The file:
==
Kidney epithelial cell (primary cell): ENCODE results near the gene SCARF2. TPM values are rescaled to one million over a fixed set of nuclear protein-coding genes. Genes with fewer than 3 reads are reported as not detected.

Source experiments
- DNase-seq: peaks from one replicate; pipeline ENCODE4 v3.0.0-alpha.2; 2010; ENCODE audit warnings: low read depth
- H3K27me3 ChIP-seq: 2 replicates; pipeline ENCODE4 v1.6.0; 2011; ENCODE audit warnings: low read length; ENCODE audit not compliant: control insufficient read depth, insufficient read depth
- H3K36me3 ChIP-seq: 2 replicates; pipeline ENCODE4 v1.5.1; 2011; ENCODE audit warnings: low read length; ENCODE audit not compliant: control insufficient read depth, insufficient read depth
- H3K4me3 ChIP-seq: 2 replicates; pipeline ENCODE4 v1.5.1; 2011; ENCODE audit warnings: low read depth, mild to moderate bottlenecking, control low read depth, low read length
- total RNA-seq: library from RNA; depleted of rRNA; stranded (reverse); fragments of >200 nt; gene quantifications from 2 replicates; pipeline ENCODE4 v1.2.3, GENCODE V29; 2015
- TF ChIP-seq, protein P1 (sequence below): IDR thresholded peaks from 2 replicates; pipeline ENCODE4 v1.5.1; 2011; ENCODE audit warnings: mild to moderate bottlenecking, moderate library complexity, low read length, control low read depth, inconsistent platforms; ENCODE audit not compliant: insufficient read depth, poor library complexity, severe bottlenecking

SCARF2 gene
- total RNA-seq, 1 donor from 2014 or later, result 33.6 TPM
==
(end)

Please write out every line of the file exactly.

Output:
Kidney epithelial cell (primary cell): ENCODE results near the gene SCARF2. TPM values are rescaled to one million over a fixed set of nuclear protein-coding genes. Genes with fewer than 3 reads are reported as not detected.

Source experiments
- DNase-seq: peaks from one replicate; pipeline ENCODE4 v3.0.0-alpha.2; 2010; ENCODE audit warnings: low read depth
- H3K27me3 ChIP-seq: 2 replicates; pipeline ENCODE4 v1.6.0; 2011; ENCODE audit warnings: low read length; ENCODE audit not compliant: control insufficient read depth, insufficient read depth
- H3K36me3 ChIP-seq: 2 replicates; pipeline ENCODE4 v1.5.1; 2011; ENCODE audit warnings: low read length; ENCODE audit not compliant: control insufficient read depth, insufficient read depth
- H3K4me3 ChIP-seq: 2 replicates; pipeline ENCODE4 v1.5.1; 2011; ENCODE audit warnings: low read depth, mild to moderate bottlenecking, control low read depth, low read length
- total RNA-seq: library from RNA; depleted of rRNA; stranded (reverse); fragments of >200 nt; gene quantifications from 2 replicates; pipeline ENCODE4 v1.2.3, GENCODE V29; 2015
- TF ChIP-seq, protein P1 (sequence below): IDR thresholded peaks from 2 replicates; pipeline ENCODE4 v1.5.1; 2011; ENCODE audit warnings: mild to moderate bottlenecking, moderate library complexity, low read length, control low read depth, inconsistent platforms; ENCODE audit not compliant: insufficient read depth, poor library complexity, severe bottlenecking

SCARF2 gene
- total RNA-seq, 1 donor from 2014 or later, result 33.6 TPM